• For example, in 2010, BMC Complementary and Alternative Medicine published an article from Tufts University School of Medicine researchers that systematically reviewed the effects of Tai Chi on common fibromyalgia-related conditions like stress, anxiety, depression and mood disturbance in eastern and western populations. In total, of the 29 articles they found, Tuft researchers evaluated 19 studies highlighting the anxiety-reducing ability of Tai Chi. Of significant interest is an eight-study group reflecting data from 359 participants with “symptomatic osteoarthritis, healthy adults, elderly with cardiovascular disease risk factors, individuals with fibromyalgia, and adolescents with ADHD found that Tai Chi practiced 2 to 4 times a week (30 to 60 minutes/time) for 5 to 24 weeks was associated with a significant reduction in anxiety.” For one activity (i.e. Tai Chi) to affect such a wide variety of health concerns points to the unbelievable, global benefits Tai Chi has on the body. This point cannot be stressed enough as there are not many things that can do this, especially in regards to people battling fibromyalgia!
  • To evaluate the effects Tai Chi training has on women with fibromyalgia, 32 women were recruited to participate in a 28-week program in which they practiced Tai Chi three times per week. As a result, University of Granada researchers were able to prove that, “Patients showed improvements on pain threshold, total number of tender points and algometer score. The intervention was effective on 6-min walk, back scratch, handgrip strength, chair stand, chair sit & reach, 8 feet up & go and blind flamingo tests.” In addition, the Tai-Chi group improved the fibromyalgia impact questionnaire total score and six subscales: stiffness, pain, fatigue, morning tiredness, anxiety, and depression. The intervention was also effective in six Short Form Health Survey 36 subscales: bodily pain vitality, physical functioning, physical role, general health, and mental health. The researchers concluded, “A 28-week Tai-Chi intervention showed improvements on pain, functional capacity, symptomatology and psychological outcomes in female [fibromyalgia] patients.” 


  • To determine its effects on tenderness, functional capacity, symptomatology, and quality of life in men with fibromyalgia, researchers from Spain and Sweden took six middle-aged male volunteers with fibromyalgia and had them participate in a four-month Tai Chi program. The data, printed in American Journal of Men’s Health showed “a significant improvement after the intervention period for the chair sit and reach test was found, such improvement was maintained after the detraining phase.” What’s fascinating about this article is that it proves the long-lasting effects of Tai Chi. Further studies need to be conducted to describe this in more detail, as no one knows for certain how far-reaching these benefits can be.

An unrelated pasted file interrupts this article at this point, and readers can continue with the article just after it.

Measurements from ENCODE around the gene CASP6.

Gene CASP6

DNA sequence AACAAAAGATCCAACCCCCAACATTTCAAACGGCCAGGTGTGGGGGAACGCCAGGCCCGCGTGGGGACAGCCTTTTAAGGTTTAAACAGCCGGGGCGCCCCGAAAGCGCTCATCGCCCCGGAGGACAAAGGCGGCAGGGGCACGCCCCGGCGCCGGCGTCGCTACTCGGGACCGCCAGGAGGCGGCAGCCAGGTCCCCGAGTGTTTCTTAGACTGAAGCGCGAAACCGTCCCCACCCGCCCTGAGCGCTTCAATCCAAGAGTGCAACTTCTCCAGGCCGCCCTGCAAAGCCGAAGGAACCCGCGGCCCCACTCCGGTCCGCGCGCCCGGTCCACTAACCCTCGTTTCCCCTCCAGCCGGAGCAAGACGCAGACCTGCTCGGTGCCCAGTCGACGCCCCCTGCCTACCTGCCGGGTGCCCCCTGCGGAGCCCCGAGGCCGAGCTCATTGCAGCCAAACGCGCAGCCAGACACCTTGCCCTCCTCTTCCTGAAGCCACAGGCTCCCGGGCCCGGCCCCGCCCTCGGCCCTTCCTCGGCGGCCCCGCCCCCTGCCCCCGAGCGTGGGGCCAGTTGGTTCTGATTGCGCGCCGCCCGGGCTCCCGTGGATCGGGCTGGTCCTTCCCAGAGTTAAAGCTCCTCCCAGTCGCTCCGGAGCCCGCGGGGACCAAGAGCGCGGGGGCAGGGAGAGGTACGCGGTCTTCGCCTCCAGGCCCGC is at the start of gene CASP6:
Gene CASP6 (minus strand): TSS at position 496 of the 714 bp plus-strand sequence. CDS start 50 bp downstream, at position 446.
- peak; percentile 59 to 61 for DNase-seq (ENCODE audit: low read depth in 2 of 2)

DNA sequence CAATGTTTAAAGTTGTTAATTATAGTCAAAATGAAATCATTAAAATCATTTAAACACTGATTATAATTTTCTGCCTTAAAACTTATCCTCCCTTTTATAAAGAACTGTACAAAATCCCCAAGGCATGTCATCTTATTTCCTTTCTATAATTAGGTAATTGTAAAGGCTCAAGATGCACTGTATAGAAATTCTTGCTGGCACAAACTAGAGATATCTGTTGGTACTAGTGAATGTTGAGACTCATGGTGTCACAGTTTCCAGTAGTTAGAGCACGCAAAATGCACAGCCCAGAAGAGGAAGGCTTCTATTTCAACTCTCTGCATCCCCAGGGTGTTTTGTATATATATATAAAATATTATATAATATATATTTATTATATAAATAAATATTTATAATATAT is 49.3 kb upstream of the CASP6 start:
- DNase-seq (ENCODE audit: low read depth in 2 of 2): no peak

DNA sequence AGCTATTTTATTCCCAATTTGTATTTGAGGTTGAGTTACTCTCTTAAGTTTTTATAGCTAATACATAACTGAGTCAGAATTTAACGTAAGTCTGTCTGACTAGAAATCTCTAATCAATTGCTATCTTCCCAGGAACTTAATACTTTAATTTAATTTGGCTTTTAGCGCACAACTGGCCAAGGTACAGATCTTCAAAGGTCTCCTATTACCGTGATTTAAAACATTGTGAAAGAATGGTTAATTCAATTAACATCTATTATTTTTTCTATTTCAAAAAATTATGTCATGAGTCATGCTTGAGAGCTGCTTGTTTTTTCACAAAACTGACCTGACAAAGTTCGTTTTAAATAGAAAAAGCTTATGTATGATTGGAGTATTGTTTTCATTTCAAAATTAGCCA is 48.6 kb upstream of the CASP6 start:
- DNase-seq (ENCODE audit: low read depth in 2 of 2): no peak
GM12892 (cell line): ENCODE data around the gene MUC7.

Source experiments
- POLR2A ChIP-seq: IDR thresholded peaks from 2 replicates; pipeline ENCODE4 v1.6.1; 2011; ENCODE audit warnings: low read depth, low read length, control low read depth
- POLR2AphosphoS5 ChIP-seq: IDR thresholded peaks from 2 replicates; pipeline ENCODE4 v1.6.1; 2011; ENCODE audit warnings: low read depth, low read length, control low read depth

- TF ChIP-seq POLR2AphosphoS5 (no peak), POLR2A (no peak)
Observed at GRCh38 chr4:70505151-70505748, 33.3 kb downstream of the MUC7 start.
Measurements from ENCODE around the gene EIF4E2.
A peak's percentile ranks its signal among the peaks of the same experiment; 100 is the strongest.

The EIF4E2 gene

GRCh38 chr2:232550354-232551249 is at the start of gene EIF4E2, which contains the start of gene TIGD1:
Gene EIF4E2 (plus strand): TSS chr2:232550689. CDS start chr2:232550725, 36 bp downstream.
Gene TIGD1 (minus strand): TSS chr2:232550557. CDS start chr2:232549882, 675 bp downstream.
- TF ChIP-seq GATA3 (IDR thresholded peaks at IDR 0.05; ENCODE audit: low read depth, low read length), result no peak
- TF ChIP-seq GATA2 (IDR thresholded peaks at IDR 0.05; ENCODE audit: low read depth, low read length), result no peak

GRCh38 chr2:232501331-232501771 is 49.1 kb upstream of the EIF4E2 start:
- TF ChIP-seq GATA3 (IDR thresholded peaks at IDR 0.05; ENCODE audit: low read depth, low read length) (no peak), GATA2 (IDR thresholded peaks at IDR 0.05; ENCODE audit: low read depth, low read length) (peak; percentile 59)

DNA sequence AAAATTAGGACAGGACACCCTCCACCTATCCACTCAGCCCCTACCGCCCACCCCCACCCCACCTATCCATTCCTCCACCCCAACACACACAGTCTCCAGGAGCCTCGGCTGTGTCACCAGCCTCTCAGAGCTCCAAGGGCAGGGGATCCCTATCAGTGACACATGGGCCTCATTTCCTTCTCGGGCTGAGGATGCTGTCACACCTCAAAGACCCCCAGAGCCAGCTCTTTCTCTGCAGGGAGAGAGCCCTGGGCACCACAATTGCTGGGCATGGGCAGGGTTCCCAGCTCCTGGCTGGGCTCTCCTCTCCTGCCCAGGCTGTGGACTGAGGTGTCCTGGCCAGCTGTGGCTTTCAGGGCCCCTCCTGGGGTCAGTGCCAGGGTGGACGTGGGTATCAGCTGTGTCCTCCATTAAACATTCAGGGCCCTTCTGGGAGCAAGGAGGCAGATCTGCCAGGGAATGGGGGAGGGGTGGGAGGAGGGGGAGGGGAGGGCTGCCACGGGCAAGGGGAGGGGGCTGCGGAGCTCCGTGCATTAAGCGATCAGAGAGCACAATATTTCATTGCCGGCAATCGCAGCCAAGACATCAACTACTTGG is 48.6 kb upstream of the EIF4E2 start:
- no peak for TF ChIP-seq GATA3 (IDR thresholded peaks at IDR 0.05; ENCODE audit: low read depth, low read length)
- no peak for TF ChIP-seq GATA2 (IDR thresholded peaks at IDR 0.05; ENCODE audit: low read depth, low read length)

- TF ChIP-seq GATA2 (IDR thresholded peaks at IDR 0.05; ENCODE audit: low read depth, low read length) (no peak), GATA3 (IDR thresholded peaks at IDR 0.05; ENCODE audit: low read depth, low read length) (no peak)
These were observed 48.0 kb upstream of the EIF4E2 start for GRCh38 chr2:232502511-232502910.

• In 2010, the New England Journal of Medicine printed a random-control trial in which 66 participants were split into three groups; one experimental group consisting of 33 people engaged in classic yang-style Tai Chi twice a week for 12 weeks lasting 60 minutes per session twice a week; two control groups where people engaged in stretches for the treatment of fibromyalgia and another in which people sat through wellness education. The primary outcomes measure was a change in the Fibromyalgia Impact Questionnaire (FIQ) score in which scores range from 0 to 100, where 0 indicates no symptoms and 100 indicates the worst symptoms imaginable. Secondary outcome measures included summary scores on the physical and mental components of the Short-Form Health Survey (SF-36) in which scores also range from 0 being the lowest to 100 being the highest, however, these results indicate overall mental and physical wellness not pain or symptoms. The results were extraordinary. The Tai Chi group’s average FIQ score went from 62.9 (at the beginning of the study, before they started the program) down to 35.1 (at the end of the 12-week program) signifying a considerable drop in pain and related symptoms. Comparatively, the health education and stretching group only experienced a 9.4-point drop from 68.0 to 58.6. Concerning SF-36 physical component, the Tai Chi group experienced a significant increase from 28.5 to 37.0 in comparison to the control groups only going from 28.0 to 29.4. Likewise, the SF-36 mental component scores for the Tai Chi experimental group increased from 42.6 to 50.3 in comparison to the health education and stretching control groups who only experienced a 37.8 to 39.4 increase. Fascinatingly, the Tai Chi group continued to experience an increase in their FIQ score as indicated by an 18.3-point drop measured 12 weeks after Tai Chi was discontinued. The long-standing and continual benefits of Tai Chi are particularly highlighted in this study.




Much remains unknown about fibromyalgia and researchers have been diligent to find natural solutions for the horrible symptoms millions of Americans suffer with daily due to it. Although, only a handful of studies have connected Tai Chi’s ability to help decrease the pain and debilitating issues related to fibromyalgia, physicians should feel confident recommending it their patients. Tai Chi is one of the few safe, free, and effective interventions proven to help people overcome this painful disorder. As such, the government and research foundations should focus more monies to study the how’s and why’s behind its ability to help so many people.